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Backyard cottages take off in Seattle. But who benefits?

caption: A backyard cottage in Crown Hill by Cast Architecture. The firm has been a leader promoting backyard cottages in Seattle.
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A backyard cottage in Crown Hill by Cast Architecture. The firm has been a leader promoting backyard cottages in Seattle.
Courtesy of Cast Architecture

The growing popularity of backyard cottages can be traced back to 2019. That's when Seattle changed zoning laws with the goal of making "accessory dwelling units" easier to build.

A new report from the city breaks down how accessory dwelling units are being used. It also reveals disparities in who can afford to build them.

When Seattle made it easier to build accessory dwelling units (ADUs) a few years back, a lot of people worried that they’d all become Airbnbs, but a survey in the city's new report suggests only 11% of them are used in that way.

RELATED: The pros and cons of Airbnbs in Seattle

Nick Welch is a planner with the city of Seattle's Office of Planning and Community Development. He said part of the value of accessory dwelling units are their flexibility to meet changing household needs.

"Someone may initially use it for a time as a short term rental, and then they may grow tired of the upkeep associated with that," he said. "And they may decide to rent it out on a long-term basis to a tenant."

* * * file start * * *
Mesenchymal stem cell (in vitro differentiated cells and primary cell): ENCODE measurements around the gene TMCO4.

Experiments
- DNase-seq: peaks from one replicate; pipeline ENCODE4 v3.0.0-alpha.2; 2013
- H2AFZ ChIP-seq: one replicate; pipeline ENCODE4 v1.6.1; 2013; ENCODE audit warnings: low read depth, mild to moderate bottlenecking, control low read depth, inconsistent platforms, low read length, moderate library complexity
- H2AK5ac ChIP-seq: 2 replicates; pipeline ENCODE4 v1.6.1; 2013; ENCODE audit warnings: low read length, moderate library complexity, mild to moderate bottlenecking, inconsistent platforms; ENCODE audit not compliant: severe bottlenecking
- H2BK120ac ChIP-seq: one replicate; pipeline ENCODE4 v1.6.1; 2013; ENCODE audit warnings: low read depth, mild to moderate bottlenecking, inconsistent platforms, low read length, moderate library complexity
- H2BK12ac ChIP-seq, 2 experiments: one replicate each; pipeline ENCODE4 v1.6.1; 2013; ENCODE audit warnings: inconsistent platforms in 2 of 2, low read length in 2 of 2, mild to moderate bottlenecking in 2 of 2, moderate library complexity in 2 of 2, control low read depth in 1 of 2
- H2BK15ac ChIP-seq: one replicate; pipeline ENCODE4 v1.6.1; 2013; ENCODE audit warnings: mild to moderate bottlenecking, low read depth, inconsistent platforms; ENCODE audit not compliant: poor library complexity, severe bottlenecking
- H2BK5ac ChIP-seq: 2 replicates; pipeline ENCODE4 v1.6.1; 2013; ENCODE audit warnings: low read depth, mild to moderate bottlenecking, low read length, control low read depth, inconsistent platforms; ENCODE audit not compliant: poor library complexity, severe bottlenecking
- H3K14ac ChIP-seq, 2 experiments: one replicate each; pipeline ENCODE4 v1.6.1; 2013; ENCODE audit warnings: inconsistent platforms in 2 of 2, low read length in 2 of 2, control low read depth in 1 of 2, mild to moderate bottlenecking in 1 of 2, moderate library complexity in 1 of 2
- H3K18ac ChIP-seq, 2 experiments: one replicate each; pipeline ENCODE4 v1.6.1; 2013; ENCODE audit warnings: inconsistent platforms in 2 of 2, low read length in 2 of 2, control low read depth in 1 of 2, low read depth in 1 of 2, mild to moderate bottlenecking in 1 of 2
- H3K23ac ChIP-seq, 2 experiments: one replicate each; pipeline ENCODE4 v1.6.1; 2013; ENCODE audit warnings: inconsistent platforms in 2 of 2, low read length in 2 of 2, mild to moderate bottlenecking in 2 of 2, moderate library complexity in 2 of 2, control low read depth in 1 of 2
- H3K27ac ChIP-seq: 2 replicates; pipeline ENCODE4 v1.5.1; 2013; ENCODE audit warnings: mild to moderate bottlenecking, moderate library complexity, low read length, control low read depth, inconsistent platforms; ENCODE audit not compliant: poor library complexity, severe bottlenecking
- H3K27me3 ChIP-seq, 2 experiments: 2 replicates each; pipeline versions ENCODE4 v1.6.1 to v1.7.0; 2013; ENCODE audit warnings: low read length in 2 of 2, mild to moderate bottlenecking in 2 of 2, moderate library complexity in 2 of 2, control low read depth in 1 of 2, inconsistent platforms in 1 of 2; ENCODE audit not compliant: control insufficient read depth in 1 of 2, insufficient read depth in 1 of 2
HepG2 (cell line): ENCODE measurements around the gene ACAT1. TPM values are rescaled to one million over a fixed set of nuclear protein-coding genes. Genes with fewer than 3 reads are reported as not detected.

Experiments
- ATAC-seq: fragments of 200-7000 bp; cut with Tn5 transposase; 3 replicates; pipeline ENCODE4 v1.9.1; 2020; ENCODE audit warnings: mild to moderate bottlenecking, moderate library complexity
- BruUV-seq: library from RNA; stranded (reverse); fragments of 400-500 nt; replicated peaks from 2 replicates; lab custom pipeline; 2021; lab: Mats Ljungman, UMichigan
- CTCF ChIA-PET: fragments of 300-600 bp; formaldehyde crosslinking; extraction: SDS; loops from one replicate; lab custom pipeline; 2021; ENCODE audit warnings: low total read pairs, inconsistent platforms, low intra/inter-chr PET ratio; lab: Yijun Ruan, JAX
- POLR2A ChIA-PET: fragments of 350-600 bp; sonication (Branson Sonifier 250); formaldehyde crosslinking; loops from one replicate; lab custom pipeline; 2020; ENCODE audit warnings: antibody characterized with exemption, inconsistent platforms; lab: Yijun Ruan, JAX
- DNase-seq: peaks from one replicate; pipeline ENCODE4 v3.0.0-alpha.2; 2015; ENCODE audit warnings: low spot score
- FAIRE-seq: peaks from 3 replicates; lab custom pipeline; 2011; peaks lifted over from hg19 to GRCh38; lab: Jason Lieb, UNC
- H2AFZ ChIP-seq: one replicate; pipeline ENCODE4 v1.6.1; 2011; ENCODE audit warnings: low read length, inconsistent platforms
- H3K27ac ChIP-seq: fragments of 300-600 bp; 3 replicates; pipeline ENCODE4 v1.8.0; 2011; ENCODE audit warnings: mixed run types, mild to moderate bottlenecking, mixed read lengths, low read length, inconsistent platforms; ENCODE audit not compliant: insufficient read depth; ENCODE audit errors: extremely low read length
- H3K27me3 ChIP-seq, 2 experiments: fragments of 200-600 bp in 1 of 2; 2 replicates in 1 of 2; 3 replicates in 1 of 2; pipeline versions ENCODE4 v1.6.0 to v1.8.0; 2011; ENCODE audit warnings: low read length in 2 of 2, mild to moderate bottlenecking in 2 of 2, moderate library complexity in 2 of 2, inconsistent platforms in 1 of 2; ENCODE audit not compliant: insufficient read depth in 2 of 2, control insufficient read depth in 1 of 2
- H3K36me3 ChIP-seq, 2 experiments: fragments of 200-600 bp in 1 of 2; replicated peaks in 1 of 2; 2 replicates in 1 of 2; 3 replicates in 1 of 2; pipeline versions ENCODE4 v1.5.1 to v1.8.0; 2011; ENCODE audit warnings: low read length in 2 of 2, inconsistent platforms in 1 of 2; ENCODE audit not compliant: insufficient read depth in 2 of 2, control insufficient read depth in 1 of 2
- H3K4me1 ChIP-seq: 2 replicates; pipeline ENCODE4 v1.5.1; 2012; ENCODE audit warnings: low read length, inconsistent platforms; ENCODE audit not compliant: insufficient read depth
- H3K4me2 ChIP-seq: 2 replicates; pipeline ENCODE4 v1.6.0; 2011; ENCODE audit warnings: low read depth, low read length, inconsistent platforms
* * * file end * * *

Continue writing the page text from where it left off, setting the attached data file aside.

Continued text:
It turns out that is the most popular use for ADUs: as long term rentals to a stranger. Another 20% rent them to a friend of family member — often free of charge. A smaller number use them as home offices or guest suites.

Accessory dwelling units, on average, tend to rent out for less than the average Seattle one-bedroom apartment, Welch said.

But the report also reveals a challenge predicted back before the reforms by Welch.

In a blog post in 2018, he wrote, "ADUs are likely to remain feasible only for homeowners with substantial financial resources and equity in their home. Given the racial disparities in income, wealth, and homeownership in Seattle and nationally, we need proactive strategies if we want the benefits of ADUs to be shared equitably."

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As part of its effort to combat racial inequity, the Seattle City Council also approved a pilot program that would help low-income families pay for accessory dwelling units by offering them low interest loans or zero-interest grants. The program was assigned $2.5 million in the 2020 budget to start with, and had begun using a racial equity toolkit to make sure the program would serve the people who needed it most.

Then the pandemic hit, and the money was reassigned to fund some other pressing need. And so, the overrepresentation of white accessory dwelling unit homeowners is not a surprise.

Nick Welch said he hopes the city's Office of Planning and Community Development can get back some of those tools, perhaps as part of its larger effort at expanding housing choices under the One Seattle Plan, "so that ADUs and other housing types can really realize their potential as an anti-displacement strategy."

At the same time, Washington state lawmakers are considering multiple bills to encourage more backyard cottages and mother-in-law apartments statewide. They're also considering a bill that would create funding assistance for marginalized groups once excluded from homeownership by racist covenants.

RELATED: Racist covenants excluded many from homeownership. WA lawmakers seek to remedy 'decades of direct harms'

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